A medium-term timeframe is recommended for the introduction of risk management. The first step is to develop an implementation project which might include informing patients. Such an approach will help eliminate barriers to tackling issues with possible legal implications. The second phase involves introducing CIRS pilot projects which are co-ordinated by a risk management steering group. Hospital management must be seen not only to support the process but also to guarantee the implementation of any solutions to emerge and undertake notto impose sanctions on staff who report adverse events in the CIRS. This is known as the non-punitive approach. Further confidence building measures include the appointment of an ombudsman who would maintain confidentiality in all dealings with management.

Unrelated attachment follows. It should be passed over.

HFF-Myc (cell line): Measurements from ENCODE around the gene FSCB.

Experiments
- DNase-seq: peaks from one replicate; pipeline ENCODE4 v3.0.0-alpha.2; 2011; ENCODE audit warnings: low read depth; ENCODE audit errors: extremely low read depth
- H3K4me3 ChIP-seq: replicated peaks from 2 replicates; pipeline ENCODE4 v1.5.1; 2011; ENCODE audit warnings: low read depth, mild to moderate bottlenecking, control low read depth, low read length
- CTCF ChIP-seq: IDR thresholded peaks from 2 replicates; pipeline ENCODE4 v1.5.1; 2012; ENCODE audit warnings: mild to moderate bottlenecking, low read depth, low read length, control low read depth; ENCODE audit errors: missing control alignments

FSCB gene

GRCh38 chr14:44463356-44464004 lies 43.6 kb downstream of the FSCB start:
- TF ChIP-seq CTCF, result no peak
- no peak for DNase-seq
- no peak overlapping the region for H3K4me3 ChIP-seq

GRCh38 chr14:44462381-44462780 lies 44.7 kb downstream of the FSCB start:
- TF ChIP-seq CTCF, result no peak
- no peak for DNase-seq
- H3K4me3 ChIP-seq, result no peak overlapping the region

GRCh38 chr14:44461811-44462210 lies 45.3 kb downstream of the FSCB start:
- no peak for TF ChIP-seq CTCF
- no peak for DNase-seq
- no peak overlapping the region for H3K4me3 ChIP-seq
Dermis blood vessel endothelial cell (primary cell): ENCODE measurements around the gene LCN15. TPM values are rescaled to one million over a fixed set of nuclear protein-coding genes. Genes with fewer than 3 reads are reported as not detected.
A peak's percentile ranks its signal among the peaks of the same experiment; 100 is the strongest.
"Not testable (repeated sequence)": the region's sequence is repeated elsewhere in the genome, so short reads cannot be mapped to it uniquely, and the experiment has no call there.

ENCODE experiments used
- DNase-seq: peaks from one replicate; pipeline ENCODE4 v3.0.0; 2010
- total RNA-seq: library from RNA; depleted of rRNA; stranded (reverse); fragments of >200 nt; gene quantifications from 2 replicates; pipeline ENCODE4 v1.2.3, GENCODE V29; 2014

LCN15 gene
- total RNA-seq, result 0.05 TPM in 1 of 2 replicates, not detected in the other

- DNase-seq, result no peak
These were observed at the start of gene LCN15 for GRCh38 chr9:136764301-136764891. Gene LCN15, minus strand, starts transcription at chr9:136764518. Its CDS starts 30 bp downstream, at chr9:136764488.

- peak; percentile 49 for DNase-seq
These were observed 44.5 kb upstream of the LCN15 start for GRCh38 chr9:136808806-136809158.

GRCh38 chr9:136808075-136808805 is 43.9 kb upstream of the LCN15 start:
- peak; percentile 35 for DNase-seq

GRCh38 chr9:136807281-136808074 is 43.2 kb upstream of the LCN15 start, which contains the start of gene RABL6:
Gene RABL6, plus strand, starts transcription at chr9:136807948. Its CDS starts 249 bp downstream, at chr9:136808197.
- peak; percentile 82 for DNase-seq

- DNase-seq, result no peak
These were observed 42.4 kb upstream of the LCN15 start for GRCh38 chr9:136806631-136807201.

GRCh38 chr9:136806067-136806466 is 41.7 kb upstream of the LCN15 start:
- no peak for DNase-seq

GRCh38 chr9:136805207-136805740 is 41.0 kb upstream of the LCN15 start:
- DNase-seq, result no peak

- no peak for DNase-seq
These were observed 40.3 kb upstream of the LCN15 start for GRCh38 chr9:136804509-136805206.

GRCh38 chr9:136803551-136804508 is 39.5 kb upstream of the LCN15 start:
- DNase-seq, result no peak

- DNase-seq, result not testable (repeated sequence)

Patient safety and risk management are the most practical expressions of differentiation in quality management: while all safety problems have quality repercussions, not all quality problems are pertinent to safety. It is imperative that risk management is introduced in Germany, if the country is to prevent the emergence of a malpractice crisis characterised by mounting compensation payments and premiums and poor insurability. The coalition for patient safety isdrafting recommendations on a series of practical problems, including wrong site surgery (Rothmund 2006), patient identification and medication errors. It is also developing standards for CIRS in hospitals and is in the process of establishing a training centre which will provide members of the healthcare community with opportunities to participate in training programmes on error analysis, human factor analysis and prevention strategies.
Recommendations on Preventing Wrong Site Surgery